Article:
I daydreamed about every escapist fantasy imaginable. One of those daydreams was that I'd magically grow rich designing greeting cards. So my girlfriend and I began to secretly design and draw an imaginary line of absurdist cartoon greeting cards—to have something to hope for! That would have been it for me—I didn't want to dare risk destroying this fantasy by subjecting it to reality—but my girlfriend was more practical than I was, and she started to think it was stupid we'd done these drawings and were going to let them sit idle. She went to greeting card stores and asked some questions, introduced herself to some sales reps, attended a gift conference—how hard could it be?—and suddenly our fantasy, this vessel of hope, had a little more room to grow. A month later we'd raised ten thousand dollars, five hundred at a time, and I was running a greeting card company out of the back of that windowless room at the litigation consulting firm.
I'd come in early as ever, take my seat in the back row, lay out my spreadsheets as if I were working, and start to make phone calls to my sales reps around the country. All day long I'd talk to stores, talk to the printer, order boxes and paper, et cetera. I sued the firm's computers and copiers to do the accounting and print invoices. We had forty-eight card designs and were on sale in about two hundred stores in twenty states. The whole room knew what I was doing, but three of them had invested $500 each in the company—they needed hope too—and the others were so flabbergasted at my complete and utter disregard for propriety that they didn't know what to say. At lunch I'd walk to the greeting card stores downtown to make sure our cards were displayed. At the end of the day, I'd scratch a couple red check marks at the bottom of the spreadsheet columns and turn in my work.
It was a new type of small company incubation—I called it parasite entrepreneurism. When I 'd gained the weight back, and my confidence was brimming, and I'd gone through a full order cycle with the cards, I quit the firm to do the cards full-time. Funny thing was, the greeting cards didn't last long—like a parasite and its host, there was something essential in the symbiosis between my fondness for greeting cards and my hatred of spreadsheets. Once I was out on my own, I really didn't have the dynamism anymore. It wasn't nearly as much fund to run a greeting card company as it was to run a greeting card company out of the back of a suffocating law/consulting firm, leeching off their infrastructure. After six months, the card company died for lack of effort. That was okay; I thought it was my dream, but once I gave myself to it, it clearly wasn't. I got another job, as a bond salesman, then as an editor of a political newspaper, then as a high school teacher, and then in small-press book publishing.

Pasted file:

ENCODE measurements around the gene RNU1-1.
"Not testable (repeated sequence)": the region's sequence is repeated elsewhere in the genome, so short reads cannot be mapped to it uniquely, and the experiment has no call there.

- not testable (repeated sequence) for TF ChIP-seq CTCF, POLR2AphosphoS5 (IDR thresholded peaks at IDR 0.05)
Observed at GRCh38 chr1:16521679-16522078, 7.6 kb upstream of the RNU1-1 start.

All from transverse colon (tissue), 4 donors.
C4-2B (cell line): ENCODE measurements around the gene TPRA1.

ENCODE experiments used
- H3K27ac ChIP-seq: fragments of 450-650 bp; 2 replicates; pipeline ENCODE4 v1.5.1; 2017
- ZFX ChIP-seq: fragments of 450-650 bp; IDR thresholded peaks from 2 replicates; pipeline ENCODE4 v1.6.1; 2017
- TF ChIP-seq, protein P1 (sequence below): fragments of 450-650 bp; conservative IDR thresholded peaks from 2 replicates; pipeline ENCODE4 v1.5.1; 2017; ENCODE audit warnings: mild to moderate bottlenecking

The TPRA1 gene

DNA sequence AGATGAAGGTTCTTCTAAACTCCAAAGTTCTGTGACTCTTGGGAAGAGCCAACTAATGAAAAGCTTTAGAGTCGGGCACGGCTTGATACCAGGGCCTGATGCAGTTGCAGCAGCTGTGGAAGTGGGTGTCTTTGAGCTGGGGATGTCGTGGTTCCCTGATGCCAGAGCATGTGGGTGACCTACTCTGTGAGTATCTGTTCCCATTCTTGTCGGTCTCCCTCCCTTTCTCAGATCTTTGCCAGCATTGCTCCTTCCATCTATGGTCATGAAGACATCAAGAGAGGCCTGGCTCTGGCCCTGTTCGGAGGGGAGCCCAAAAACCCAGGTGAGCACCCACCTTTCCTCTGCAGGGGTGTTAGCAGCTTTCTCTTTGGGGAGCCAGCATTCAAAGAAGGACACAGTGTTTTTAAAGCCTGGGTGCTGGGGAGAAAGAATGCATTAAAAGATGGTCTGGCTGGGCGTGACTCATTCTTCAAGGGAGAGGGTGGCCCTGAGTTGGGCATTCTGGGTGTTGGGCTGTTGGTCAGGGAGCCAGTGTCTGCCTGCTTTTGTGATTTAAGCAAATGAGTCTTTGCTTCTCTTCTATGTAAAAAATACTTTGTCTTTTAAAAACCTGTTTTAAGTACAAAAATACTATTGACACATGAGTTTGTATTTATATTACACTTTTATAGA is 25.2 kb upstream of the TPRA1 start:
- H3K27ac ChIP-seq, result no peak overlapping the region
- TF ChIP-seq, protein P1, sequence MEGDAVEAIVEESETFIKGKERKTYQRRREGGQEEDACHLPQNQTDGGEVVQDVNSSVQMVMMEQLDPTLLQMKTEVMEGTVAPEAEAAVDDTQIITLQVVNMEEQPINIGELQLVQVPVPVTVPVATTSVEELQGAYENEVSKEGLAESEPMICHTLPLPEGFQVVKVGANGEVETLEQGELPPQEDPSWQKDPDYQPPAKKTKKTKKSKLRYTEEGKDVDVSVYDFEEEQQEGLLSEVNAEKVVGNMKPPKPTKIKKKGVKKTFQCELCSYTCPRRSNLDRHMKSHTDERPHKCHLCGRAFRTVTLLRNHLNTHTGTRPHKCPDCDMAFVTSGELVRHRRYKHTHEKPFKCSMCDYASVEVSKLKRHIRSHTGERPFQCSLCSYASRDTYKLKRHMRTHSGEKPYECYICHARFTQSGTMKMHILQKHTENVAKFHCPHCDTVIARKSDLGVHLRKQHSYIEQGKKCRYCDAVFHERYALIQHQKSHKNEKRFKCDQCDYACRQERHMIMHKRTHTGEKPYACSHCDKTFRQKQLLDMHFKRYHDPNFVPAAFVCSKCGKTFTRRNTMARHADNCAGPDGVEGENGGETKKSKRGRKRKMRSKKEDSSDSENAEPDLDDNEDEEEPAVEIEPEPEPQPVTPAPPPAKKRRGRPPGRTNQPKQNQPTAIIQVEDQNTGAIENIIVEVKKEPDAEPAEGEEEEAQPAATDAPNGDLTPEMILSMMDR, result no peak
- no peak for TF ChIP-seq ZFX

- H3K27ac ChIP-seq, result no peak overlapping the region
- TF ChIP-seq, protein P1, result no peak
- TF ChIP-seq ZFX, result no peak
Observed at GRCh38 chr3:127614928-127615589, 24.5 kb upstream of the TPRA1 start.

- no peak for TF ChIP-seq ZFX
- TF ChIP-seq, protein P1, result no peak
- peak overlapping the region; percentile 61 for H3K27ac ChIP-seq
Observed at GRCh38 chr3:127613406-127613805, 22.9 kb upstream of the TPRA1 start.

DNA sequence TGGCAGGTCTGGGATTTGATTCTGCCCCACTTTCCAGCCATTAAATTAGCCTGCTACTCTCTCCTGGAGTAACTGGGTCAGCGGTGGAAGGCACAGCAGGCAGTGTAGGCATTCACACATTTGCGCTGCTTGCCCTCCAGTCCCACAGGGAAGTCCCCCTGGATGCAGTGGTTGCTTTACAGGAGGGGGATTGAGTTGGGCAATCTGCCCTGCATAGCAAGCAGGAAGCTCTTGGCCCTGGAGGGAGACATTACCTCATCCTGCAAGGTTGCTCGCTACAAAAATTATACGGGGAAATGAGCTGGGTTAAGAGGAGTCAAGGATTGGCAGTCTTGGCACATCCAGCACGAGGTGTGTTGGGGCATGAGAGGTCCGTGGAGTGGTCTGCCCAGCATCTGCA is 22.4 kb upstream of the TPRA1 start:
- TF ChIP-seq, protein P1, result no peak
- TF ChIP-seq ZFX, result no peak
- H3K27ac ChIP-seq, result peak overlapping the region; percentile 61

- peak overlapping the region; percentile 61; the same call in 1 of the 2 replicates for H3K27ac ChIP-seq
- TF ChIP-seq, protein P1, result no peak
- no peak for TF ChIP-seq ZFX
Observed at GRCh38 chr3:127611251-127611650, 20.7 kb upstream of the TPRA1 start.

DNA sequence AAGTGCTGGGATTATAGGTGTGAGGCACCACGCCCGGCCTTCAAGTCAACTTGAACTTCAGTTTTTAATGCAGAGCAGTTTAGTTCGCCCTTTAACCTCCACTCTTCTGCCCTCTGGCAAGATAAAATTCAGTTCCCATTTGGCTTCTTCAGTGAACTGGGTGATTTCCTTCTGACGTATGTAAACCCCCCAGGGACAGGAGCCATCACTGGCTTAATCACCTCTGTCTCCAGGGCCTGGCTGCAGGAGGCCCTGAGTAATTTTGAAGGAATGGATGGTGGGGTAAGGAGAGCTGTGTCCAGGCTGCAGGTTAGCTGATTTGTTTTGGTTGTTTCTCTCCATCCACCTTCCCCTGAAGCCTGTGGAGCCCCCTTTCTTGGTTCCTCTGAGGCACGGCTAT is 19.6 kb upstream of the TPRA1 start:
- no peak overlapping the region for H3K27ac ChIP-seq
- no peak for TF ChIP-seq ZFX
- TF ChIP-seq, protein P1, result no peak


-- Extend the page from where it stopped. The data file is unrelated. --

If you met me in the years after, and asked me what I did for what I'd done, I wouldn't have mentioned my year in that windowless room. I rarely mentioned the greeting card company. I didn't want to reveal weakness or revisit my shame at having lost people's money, albeit a small amount. What was the point? I was looking forward for answers, not backward.
For a long time, the shame of a wasted year kept me from being open about it. Now, having put it on paper, I look back, and I see nothing to be ashamed of. I see in my own character a gem of reinvention—an ability to create and improvise out of a bad situation.
Reprinted from the book What Should I Do With My Life? The True Story Of People Who Answered The Ultimate Question by Po Bronson. Published by Ballantine Books. All Rights Reserved.